Why Do Some Cheeses Melt Better Than Others?
There's nothing more gratifying than a lovely cheese pull, but not all cheeses melt the same. We reveal why some cheese melt and others don't. Plus, we share a list of the ultimate melting cheeses.
Ever added your favorite cheese to an omelette or cheese sauce, only to have the resulting dish turn out grainy, stringy, or oily? Unfortunately, not all cheeses melt the same, and choosing to heat the wrong cheese can wreak havoc on your dinner (and render Instagrammable cheese pulls impossible).
Why Some Cheeses Melt — And Some Don't
Moisture: A cheese's ability to melt well depends on a number of factors. The first — and perhaps the most important — is moisture. A cheese with more moisture will also have more loosely packed milk proteins, which separate more easily when heated. That's why a harder, drier cheese like Parmesan becomes oily and greasy instead of creamy, as compared to a moister, already naturally runny cheese like Brie, which melts the second it's warmed.
Fat: Cheeses also melt better when they're higher in fat. If you've ever tried to melt low-fat or non-fat cheese, you'll have seen this in action, but this is also true for cheeses whose fat content is naturally lower. Compare high-fat Leicester and lower-fat Swiss, and you'll see first-hand how the former melts easily, while the latter becomes stringy when heated.
Age: Finally, the age of a cheese has a lot of impact on how well it will melt. Younger cheeses tend to melt more easily than older ones, so a younger cheddar will melt much better than an aged one. Older cheeses like aged cheddar are actually poor melters and can become grainy or oily when melted.
How it's made: Certain cheeses will also have a harder time melting based on how they are made. Stretched cheeses like mozzarella and provolone, for example, will become stretchy or oily rather than thick and creamy. Good for cheese pull; bad for cheese sauce.
Acidity: Some cheeses are also too acidic to melt well, like paneer, feta, and ricotta. These are generally cheeses that were curdled with acid rather than rennet. They're often great cheeses for grilling or frying, because they hold their shape even when heated.
How to Make Cheeses Melt Better
While some cheeses are naturally better at melting than others, there are ways to encourage a poor melting cheese, like richly flavored cheddar or gruyère, into the base of a luxuriously gooey sauce.
Another way of encouraging a poor melting cheese to melt better is to add acid. Melting cheese into white wine is a common technique used in Switzerland to make cheese fondue.
Whichever cheese you choose to try to melt, be sure to grate it before attempting to melt it, to keep from having to heat it for too long. And carry out this essential step yourself! Pre-grated cheese is usually coated in starch and may become grainy when melted.
The Best Melting Cheeses for the Ultimate Cheese Pulls
With this in mind, here are seven of our all-time favorite melting cheeses.
High-moisture, bloomy rinded cheeses like Brie and Camembert are already half-melted at room temperature, so it's no surprise that they are fantastic melting cheeses. Remove the rind before melting if you want a smoother sauce, or bake the cheese whole, as in this Baked Stuffed Brie recipe, for the perfect gooey appetizer.
Raclette cheese is similar to other Alpine cheeses like Gruyère or Comté, with a nutty, almost brown butter flavor. But as opposed to these harder, drier cheeses, raclette is high in both moisture and fat, making it a perfect melter.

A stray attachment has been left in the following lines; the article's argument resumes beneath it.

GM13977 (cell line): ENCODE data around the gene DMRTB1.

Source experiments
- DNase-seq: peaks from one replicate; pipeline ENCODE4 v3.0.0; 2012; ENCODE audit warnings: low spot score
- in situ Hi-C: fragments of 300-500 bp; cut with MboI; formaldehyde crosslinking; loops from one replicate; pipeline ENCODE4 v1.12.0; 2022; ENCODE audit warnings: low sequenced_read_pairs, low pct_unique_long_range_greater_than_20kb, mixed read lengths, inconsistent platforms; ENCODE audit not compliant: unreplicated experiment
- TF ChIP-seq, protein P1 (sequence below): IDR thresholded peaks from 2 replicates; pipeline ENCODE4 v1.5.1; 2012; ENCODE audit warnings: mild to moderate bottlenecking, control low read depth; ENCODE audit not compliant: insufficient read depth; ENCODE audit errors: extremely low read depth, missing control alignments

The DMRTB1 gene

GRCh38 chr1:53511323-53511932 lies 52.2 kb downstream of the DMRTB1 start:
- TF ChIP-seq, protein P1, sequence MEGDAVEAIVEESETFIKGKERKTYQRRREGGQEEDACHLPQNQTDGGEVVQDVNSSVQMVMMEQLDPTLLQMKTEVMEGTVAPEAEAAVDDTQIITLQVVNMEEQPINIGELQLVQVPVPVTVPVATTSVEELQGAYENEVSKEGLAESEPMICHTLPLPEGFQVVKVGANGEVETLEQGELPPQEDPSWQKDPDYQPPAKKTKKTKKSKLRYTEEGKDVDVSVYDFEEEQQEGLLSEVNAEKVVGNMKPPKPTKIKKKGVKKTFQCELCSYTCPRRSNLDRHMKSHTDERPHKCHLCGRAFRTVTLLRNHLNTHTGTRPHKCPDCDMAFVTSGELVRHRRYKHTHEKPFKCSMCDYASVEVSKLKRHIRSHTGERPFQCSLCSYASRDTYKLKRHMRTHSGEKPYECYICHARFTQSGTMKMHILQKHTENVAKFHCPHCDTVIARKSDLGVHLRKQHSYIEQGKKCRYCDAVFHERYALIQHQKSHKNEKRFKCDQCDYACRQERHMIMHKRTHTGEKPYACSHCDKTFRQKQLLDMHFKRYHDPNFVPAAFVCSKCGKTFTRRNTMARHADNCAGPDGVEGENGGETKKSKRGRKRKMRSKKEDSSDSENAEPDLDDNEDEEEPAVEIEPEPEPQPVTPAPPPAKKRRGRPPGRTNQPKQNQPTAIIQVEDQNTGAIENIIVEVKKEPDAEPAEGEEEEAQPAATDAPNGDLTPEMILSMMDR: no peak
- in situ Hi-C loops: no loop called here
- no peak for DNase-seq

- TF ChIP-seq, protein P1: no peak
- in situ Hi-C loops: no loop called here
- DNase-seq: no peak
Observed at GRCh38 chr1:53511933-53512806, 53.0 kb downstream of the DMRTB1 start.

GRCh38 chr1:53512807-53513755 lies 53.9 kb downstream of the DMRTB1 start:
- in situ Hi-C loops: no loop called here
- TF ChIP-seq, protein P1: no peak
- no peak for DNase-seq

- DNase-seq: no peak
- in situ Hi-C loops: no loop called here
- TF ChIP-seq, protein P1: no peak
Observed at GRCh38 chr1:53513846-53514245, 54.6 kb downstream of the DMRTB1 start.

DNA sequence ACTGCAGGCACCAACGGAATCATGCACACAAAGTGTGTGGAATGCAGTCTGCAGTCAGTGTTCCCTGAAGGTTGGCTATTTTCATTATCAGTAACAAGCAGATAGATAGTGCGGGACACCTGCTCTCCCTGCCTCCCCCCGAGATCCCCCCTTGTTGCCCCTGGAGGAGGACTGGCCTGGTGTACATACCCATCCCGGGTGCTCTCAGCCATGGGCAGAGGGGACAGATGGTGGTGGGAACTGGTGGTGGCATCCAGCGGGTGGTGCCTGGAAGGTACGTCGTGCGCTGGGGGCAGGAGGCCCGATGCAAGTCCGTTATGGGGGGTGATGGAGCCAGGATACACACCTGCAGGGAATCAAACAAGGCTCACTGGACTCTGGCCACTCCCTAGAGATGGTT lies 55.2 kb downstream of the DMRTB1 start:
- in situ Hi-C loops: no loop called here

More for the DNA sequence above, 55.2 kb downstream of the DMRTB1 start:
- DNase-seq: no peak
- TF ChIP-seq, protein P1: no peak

The most traditional method of enjoying this cheese in its native Switzerland is in a dish of the same name, where the cheese is either heated on a special apparatus for this purpose or sliced and heated in small frying pans over an electric grill placed right on the table. The freshly melted cheese is drizzled over potatoes, pickles, and charcuterie.
Cheddar cheese is a favorite for mac and cheese or nachos, but its cousin red Leicester is actually a far better option. Leicester cheese is 35 percent fat as compared to cheddar's 32 percent, which makes it melt far more easily and silkily than cheddar.
4. American Cheese
Cheese snobs may scoff, but American cheese is one of the best melters out there — precisely for the reasons that most turn up their noses at it. American cheese is made with scraps of cheese that are emulsified together with acids and phosphates. These help discourage the cheese from clumping or becoming stringy, making American cheese the best option for a silky nacho cheese sauce or a super soft omelette filling.
Mozzarella certainly won't melt like the rest of the cheeses on this list, but it is the king of the cheese pull. Mozzarella is made using a technique called "pasta filata" or string dough. The milk is processed so that it forms elastic strings which are then kneaded together into the balls of mozzarella. As a result, the cheese stretches into strings when heated, making it a favorite not just for pizza but also for Fried Mozzarella Sticks or a panini with impressive cheese pull action.
6. Soft Goat Cheese
Goat cheese is another contender that won't melt the same way as other cheeses on this list. Made using acid rather than rennet, goat cheeses tend to become grainy and hold its shape when melted. But the water in a super young goat cheese will actually help the cheese melt easily. Stir goat cheese into just-cooked pasta for a smooth, creamy sauce you'll love.
Gorgonzola can be sold at a variety of ages and textures, but creamy, soft gorgonzola dolce is high in both fat and water. With a texture that's already half-melted before you begin, it lends itself quite well to melting into a Gorgonzola Cream Sauce to drizzle over meat or a richly-flavored risotto.